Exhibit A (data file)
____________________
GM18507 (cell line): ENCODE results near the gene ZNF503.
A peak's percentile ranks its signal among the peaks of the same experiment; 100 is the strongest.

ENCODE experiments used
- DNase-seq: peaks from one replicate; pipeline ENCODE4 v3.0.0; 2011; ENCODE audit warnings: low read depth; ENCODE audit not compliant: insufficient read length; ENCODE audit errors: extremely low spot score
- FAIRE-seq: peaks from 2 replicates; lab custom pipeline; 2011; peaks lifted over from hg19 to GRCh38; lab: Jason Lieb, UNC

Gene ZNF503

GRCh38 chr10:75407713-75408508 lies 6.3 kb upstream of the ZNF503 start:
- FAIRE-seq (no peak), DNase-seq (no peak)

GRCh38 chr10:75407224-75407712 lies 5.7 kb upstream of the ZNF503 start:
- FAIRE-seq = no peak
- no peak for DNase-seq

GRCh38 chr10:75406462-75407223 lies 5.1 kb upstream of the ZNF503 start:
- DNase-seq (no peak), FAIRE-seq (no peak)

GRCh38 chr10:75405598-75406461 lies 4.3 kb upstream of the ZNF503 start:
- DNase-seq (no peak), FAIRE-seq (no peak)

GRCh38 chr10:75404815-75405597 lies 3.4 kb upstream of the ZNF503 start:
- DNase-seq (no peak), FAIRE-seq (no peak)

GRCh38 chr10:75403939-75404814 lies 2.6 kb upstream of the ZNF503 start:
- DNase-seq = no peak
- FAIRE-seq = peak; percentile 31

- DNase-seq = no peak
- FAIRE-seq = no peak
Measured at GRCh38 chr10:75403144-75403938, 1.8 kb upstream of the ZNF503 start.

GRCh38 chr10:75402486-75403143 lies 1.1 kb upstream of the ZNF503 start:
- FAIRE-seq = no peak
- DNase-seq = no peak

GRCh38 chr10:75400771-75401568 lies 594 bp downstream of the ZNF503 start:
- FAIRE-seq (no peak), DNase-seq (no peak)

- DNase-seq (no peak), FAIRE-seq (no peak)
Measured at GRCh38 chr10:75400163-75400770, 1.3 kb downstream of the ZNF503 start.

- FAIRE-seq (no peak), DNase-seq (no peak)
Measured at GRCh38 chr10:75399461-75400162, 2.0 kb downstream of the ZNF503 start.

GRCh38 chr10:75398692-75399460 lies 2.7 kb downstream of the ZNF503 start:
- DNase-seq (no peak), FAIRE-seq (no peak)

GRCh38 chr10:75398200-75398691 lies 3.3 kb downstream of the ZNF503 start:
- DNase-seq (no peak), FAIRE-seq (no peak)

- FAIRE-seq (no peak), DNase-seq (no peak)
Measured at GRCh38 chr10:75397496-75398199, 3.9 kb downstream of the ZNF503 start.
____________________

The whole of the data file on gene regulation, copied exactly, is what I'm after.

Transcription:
GM18507 (cell line): ENCODE results near the gene ZNF503.
A peak's percentile ranks its signal among the peaks of the same experiment; 100 is the strongest.

ENCODE experiments used
- DNase-seq: peaks from one replicate; pipeline ENCODE4 v3.0.0; 2011; ENCODE audit warnings: low read depth; ENCODE audit not compliant: insufficient read length; ENCODE audit errors: extremely low spot score
- FAIRE-seq: peaks from 2 replicates; lab custom pipeline; 2011; peaks lifted over from hg19 to GRCh38; lab: Jason Lieb, UNC

Gene ZNF503

GRCh38 chr10:75407713-75408508 lies 6.3 kb upstream of the ZNF503 start:
- FAIRE-seq (no peak), DNase-seq (no peak)

GRCh38 chr10:75407224-75407712 lies 5.7 kb upstream of the ZNF503 start:
- FAIRE-seq = no peak
- no peak for DNase-seq

GRCh38 chr10:75406462-75407223 lies 5.1 kb upstream of the ZNF503 start:
- DNase-seq (no peak), FAIRE-seq (no peak)

GRCh38 chr10:75405598-75406461 lies 4.3 kb upstream of the ZNF503 start:
- DNase-seq (no peak), FAIRE-seq (no peak)

GRCh38 chr10:75404815-75405597 lies 3.4 kb upstream of the ZNF503 start:
- DNase-seq (no peak), FAIRE-seq (no peak)

GRCh38 chr10:75403939-75404814 lies 2.6 kb upstream of the ZNF503 start:
- DNase-seq = no peak
- FAIRE-seq = peak; percentile 31

- DNase-seq = no peak
- FAIRE-seq = no peak
Measured at GRCh38 chr10:75403144-75403938, 1.8 kb upstream of the ZNF503 start.

GRCh38 chr10:75402486-75403143 lies 1.1 kb upstream of the ZNF503 start:
- FAIRE-seq = no peak
- DNase-seq = no peak

GRCh38 chr10:75400771-75401568 lies 594 bp downstream of the ZNF503 start:
- FAIRE-seq (no peak), DNase-seq (no peak)

- DNase-seq (no peak), FAIRE-seq (no peak)
Measured at GRCh38 chr10:75400163-75400770, 1.3 kb downstream of the ZNF503 start.

- FAIRE-seq (no peak), DNase-seq (no peak)
Measured at GRCh38 chr10:75399461-75400162, 2.0 kb downstream of the ZNF503 start.

GRCh38 chr10:75398692-75399460 lies 2.7 kb downstream of the ZNF503 start:
- DNase-seq (no peak), FAIRE-seq (no peak)

GRCh38 chr10:75398200-75398691 lies 3.3 kb downstream of the ZNF503 start:
- DNase-seq (no peak), FAIRE-seq (no peak)

- FAIRE-seq (no peak), DNase-seq (no peak)
Measured at GRCh38 chr10:75397496-75398199, 3.9 kb downstream of the ZNF503 start.